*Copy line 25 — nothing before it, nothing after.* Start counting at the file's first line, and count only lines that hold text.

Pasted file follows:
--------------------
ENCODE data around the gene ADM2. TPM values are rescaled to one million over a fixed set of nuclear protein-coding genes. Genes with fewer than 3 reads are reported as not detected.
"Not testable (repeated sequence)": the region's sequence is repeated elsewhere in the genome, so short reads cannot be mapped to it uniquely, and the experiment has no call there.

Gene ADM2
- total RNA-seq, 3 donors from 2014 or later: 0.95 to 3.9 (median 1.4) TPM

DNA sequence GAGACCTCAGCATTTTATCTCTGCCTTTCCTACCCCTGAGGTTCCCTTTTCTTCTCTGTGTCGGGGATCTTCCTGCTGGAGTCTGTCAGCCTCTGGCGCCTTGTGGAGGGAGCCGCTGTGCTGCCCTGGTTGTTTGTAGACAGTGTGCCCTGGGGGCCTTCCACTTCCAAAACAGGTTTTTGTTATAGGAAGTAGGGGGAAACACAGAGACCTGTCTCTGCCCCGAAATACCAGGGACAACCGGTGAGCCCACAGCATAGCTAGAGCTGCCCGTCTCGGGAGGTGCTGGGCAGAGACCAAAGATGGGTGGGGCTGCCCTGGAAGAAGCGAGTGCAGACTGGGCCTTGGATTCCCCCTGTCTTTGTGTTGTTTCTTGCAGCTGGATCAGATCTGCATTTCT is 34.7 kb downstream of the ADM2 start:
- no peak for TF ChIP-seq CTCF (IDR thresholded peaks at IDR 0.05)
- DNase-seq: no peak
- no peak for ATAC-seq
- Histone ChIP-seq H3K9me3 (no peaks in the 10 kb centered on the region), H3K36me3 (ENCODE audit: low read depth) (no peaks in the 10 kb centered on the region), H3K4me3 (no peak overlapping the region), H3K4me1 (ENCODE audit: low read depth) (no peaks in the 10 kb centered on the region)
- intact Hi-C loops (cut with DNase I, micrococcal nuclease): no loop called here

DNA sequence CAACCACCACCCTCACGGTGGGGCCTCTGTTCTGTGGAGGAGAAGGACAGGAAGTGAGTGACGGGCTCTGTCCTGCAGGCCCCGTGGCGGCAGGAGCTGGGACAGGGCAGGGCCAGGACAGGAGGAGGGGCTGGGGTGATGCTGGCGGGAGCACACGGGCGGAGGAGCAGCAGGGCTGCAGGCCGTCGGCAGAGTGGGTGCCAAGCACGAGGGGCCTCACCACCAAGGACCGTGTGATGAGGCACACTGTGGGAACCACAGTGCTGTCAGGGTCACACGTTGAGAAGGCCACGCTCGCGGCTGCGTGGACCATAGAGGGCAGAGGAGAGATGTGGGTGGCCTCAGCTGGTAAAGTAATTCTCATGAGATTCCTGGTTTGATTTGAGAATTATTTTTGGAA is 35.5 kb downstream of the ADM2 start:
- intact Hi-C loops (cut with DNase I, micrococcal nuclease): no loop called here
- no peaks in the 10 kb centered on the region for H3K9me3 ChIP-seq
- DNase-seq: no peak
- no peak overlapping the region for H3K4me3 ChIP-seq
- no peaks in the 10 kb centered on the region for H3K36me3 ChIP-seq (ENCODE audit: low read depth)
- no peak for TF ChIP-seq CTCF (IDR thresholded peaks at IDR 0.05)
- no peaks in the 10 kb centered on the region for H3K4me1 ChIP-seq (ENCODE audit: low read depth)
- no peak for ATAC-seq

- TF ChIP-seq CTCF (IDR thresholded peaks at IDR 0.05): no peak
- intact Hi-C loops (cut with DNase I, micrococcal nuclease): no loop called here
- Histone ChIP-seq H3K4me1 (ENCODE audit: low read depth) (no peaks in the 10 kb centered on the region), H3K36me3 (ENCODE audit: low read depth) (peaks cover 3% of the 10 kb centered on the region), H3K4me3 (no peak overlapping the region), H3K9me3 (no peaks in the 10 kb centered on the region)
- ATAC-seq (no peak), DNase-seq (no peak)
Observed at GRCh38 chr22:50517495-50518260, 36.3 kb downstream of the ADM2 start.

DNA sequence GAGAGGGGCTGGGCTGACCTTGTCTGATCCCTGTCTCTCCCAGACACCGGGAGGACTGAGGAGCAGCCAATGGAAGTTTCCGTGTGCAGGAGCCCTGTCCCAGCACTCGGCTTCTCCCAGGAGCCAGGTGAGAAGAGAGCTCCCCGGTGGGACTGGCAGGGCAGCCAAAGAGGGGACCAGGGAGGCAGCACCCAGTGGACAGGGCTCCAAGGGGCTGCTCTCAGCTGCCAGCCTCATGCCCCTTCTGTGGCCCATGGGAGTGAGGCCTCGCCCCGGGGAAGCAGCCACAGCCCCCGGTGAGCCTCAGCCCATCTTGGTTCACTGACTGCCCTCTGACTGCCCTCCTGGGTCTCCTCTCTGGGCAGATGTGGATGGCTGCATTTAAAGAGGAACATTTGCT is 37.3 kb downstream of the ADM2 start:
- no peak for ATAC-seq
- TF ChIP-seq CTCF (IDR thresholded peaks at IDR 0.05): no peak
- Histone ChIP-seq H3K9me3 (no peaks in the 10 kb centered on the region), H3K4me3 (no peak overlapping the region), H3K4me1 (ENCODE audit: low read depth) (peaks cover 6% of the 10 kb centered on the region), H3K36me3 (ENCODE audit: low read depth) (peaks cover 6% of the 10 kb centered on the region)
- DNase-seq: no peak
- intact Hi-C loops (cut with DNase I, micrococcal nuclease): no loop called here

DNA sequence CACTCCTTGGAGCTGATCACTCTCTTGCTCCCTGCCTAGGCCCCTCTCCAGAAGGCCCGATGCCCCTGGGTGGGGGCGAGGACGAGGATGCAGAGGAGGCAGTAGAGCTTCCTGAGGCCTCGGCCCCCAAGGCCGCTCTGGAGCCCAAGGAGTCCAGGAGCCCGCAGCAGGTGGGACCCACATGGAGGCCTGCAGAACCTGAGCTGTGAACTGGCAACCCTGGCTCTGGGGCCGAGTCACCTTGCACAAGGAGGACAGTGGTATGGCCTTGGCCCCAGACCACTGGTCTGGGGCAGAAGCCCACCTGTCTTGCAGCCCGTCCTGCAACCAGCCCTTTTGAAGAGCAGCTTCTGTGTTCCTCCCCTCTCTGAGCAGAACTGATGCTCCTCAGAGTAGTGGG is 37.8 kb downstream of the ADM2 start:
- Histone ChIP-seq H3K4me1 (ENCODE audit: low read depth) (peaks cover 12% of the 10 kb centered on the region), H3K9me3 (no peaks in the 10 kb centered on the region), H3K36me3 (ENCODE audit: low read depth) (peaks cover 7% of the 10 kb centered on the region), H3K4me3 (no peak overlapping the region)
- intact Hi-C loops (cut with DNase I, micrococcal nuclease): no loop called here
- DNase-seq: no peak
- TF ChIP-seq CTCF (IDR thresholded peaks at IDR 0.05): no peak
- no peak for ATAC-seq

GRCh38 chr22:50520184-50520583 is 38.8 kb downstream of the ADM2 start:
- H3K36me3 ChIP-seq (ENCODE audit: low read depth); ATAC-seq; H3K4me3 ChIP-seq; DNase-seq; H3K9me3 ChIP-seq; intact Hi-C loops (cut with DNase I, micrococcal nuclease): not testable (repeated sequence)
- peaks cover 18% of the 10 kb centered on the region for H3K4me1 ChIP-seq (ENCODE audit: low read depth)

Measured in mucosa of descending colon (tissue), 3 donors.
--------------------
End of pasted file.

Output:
DNA sequence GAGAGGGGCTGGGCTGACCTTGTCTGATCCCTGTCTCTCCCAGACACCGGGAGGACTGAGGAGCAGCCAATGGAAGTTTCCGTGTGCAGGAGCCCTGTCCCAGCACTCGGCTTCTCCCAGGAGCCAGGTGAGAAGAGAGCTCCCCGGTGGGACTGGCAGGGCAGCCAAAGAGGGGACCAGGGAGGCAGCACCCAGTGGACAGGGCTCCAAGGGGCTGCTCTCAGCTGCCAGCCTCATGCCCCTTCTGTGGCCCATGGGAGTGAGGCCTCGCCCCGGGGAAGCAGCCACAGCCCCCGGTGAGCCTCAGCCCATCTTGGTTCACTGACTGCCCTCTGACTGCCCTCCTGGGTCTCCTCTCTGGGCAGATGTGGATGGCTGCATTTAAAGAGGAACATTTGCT is 37.3 kb downstream of the ADM2 start: